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U.S. EPA, GENERAL MOTORS SETTLE CHARGES OF CLEAN AIR VIOLATIONS

U.S. EPA, GENERAL MOTORS SETTLE CHARGES OF CLEAN AIR VIOLATIONS
 SAN FRANCISCO, Aug. 20 /PRNewswire/ -- The U.S. Environmental Protection Agency (U.S. EPA) and U.S. Attorney for the Central District Lourdes G. Baird today jointly announced an agreement with General Motors Corp. (GM) settling charges that the automaker violated rules governing emissions of volatile organic compounds (VOCs) at its manufacturing facility in Van Nuys, Calif. As part of the agreement, GM will pay a civil penalty of $57,000.
 In a civil complaint filed concurrently with a consent decree in U.S. District Court for the Central District of California, U.S. EPA alleged that GM used paints and primers at its Van Nuys facility that exceeded limits on VOC content set forth in California's clean air plan. California's plan is approved by U.S. EPA under requirements of the federal Clean Air Act.
 "The filing of today's Clean Air Act action is part of our continuing effort to protect the environment," said Baird. "The use of paint containing excess volatile organic compounds in violation of federal law is a significant contributor to air pollution in our area."
 General Motors completed installation of all necessary control equipment at its Van Nuys facility by late 1986, which gave GM the ability to limit the facility's actual VOC emissions to the level permitted by California's clean air plan. However, since GM failed to obtain approval of its alternative emissions control plan, and at times exceeded VOC emissions limits, it remained in violation of California's plan.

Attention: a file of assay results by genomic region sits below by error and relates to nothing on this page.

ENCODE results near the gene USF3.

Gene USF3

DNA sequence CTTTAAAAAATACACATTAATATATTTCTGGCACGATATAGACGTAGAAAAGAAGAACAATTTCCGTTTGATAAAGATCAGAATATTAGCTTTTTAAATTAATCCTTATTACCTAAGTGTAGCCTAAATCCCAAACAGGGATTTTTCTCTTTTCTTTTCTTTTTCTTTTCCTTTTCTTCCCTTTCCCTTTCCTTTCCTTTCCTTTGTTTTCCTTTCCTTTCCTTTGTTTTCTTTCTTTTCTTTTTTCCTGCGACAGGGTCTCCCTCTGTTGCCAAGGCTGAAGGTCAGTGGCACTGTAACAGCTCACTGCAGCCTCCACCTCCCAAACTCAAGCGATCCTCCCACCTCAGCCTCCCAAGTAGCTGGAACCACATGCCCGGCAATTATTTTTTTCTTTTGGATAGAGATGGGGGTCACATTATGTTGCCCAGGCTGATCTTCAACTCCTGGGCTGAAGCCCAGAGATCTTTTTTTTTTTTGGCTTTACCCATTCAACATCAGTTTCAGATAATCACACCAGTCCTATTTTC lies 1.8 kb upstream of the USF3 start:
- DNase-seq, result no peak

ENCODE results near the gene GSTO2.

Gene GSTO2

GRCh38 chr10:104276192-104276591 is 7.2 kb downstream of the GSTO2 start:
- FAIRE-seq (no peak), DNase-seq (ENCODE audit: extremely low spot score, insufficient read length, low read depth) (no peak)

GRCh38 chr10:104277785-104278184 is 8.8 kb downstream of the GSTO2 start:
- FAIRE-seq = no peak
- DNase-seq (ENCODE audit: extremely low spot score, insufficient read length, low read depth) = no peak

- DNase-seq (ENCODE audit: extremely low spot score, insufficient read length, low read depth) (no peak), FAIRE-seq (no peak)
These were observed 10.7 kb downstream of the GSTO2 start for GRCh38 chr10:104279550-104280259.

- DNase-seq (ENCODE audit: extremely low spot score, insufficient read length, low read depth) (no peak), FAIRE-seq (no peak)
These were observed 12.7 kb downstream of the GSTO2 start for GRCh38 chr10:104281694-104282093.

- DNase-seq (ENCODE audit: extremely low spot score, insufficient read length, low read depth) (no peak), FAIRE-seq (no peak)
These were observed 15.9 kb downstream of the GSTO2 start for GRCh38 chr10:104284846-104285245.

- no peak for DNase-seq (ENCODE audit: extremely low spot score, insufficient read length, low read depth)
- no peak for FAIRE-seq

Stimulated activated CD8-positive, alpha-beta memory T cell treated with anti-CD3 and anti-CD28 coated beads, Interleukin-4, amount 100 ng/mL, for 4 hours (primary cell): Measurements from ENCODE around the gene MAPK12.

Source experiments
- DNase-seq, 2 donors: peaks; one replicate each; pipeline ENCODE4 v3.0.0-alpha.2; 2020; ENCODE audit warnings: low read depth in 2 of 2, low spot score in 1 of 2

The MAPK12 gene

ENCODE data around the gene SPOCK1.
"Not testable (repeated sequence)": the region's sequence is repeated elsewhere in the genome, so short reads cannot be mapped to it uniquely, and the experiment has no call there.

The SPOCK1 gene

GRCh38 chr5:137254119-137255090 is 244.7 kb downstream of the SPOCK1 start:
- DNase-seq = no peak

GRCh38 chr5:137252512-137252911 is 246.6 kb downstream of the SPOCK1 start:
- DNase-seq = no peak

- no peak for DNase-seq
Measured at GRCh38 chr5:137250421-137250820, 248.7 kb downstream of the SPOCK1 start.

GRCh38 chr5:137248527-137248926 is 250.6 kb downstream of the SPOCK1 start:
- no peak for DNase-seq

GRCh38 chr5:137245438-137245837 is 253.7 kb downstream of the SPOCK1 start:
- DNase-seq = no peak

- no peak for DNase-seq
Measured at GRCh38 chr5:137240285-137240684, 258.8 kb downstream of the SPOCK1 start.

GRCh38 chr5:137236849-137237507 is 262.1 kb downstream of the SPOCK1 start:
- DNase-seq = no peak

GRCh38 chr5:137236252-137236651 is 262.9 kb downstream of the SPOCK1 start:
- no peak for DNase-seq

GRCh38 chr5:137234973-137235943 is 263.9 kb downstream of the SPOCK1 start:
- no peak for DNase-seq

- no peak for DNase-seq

The consent decree establishes an emissions control plan for the Van Nuys facility and requires GM to certify that it is meeting limits on VOC emissions through efficient operation of incineration equipment and other control measures. The decree also provides for stipulated penalties for any violation of its terms.
 The Clean Air Act provisions enforced against GM are intended to protect the public from exposure to ground-level ozone, or smog. Coatings containing excess levels of VOCs emit those compounds into the air, contributing to ozone formation. High ozone concentrations can impair breathing, irritate mucous membranes in the nose and throat, and may have depressive effects on the body's immune system.
 -0- 8/20/92
 /CONTACT: Dave Schmidt of U.S. EPA, 415-744-1578; or Peter Hsiao of U.S. Department of Justice, 213-894-6117/ CO: U.S. EPA; General Motors Corp. ST: California IN: SU:


DG -- SF006 -- 1926 08/20/92 17:13 EDT
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Publication:PR Newswire
Date:Aug 20, 1992
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